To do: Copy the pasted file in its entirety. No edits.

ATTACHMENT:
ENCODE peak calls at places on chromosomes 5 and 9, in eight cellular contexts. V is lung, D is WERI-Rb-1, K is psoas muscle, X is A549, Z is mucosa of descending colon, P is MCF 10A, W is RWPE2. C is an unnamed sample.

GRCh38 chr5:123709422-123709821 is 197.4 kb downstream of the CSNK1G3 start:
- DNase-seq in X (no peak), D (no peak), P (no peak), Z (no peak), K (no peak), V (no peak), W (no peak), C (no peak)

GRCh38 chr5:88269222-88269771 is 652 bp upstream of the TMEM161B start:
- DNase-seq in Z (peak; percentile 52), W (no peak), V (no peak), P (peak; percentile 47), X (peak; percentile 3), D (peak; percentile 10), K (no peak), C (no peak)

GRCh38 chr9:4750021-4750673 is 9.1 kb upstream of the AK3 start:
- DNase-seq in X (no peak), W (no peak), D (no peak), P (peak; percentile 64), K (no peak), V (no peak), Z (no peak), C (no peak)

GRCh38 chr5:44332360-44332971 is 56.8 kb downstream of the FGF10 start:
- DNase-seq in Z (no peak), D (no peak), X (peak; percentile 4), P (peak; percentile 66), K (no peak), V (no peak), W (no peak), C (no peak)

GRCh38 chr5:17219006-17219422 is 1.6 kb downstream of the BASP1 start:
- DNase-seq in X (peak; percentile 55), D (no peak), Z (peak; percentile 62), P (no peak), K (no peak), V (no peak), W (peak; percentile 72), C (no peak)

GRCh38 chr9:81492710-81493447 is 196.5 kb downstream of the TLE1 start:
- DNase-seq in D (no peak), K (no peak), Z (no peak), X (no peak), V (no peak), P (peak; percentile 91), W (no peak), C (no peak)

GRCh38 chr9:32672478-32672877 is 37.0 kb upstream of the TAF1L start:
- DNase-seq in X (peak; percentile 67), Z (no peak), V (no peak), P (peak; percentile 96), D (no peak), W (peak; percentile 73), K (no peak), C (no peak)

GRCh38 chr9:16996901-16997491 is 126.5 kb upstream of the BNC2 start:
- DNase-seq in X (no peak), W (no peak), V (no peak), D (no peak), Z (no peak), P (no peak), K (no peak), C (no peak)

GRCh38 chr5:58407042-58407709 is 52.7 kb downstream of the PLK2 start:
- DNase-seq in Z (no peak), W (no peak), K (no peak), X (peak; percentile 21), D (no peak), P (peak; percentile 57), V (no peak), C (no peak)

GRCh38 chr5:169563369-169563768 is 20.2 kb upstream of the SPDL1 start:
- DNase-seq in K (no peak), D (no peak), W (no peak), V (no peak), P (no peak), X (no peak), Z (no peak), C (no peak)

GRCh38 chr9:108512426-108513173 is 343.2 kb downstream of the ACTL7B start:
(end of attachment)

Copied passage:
ENCODE peak calls at places on chromosomes 5 and 9, in eight cellular contexts. V is lung, D is WERI-Rb-1, K is psoas muscle, X is A549, Z is mucosa of descending colon, P is MCF 10A, W is RWPE2. C is an unnamed sample.

GRCh38 chr5:123709422-123709821 is 197.4 kb downstream of the CSNK1G3 start:
- DNase-seq in X (no peak), D (no peak), P (no peak), Z (no peak), K (no peak), V (no peak), W (no peak), C (no peak)

GRCh38 chr5:88269222-88269771 is 652 bp upstream of the TMEM161B start:
- DNase-seq in Z (peak; percentile 52), W (no peak), V (no peak), P (peak; percentile 47), X (peak; percentile 3), D (peak; percentile 10), K (no peak), C (no peak)

GRCh38 chr9:4750021-4750673 is 9.1 kb upstream of the AK3 start:
- DNase-seq in X (no peak), W (no peak), D (no peak), P (peak; percentile 64), K (no peak), V (no peak), Z (no peak), C (no peak)

GRCh38 chr5:44332360-44332971 is 56.8 kb downstream of the FGF10 start:
- DNase-seq in Z (no peak), D (no peak), X (peak; percentile 4), P (peak; percentile 66), K (no peak), V (no peak), W (no peak), C (no peak)

GRCh38 chr5:17219006-17219422 is 1.6 kb downstream of the BASP1 start:
- DNase-seq in X (peak; percentile 55), D (no peak), Z (peak; percentile 62), P (no peak), K (no peak), V (no peak), W (peak; percentile 72), C (no peak)

GRCh38 chr9:81492710-81493447 is 196.5 kb downstream of the TLE1 start:
- DNase-seq in D (no peak), K (no peak), Z (no peak), X (no peak), V (no peak), P (peak; percentile 91), W (no peak), C (no peak)

GRCh38 chr9:32672478-32672877 is 37.0 kb upstream of the TAF1L start:
- DNase-seq in X (peak; percentile 67), Z (no peak), V (no peak), P (peak; percentile 96), D (no peak), W (peak; percentile 73), K (no peak), C (no peak)

GRCh38 chr9:16996901-16997491 is 126.5 kb upstream of the BNC2 start:
- DNase-seq in X (no peak), W (no peak), V (no peak), D (no peak), Z (no peak), P (no peak), K (no peak), C (no peak)

GRCh38 chr5:58407042-58407709 is 52.7 kb downstream of the PLK2 start:
- DNase-seq in Z (no peak), W (no peak), K (no peak), X (peak; percentile 21), D (no peak), P (peak; percentile 57), V (no peak), C (no peak)

GRCh38 chr5:169563369-169563768 is 20.2 kb upstream of the SPDL1 start:
- DNase-seq in K (no peak), D (no peak), W (no peak), V (no peak), P (no peak), X (no peak), Z (no peak), C (no peak)

GRCh38 chr9:108512426-108513173 is 343.2 kb downstream of the ACTL7B start: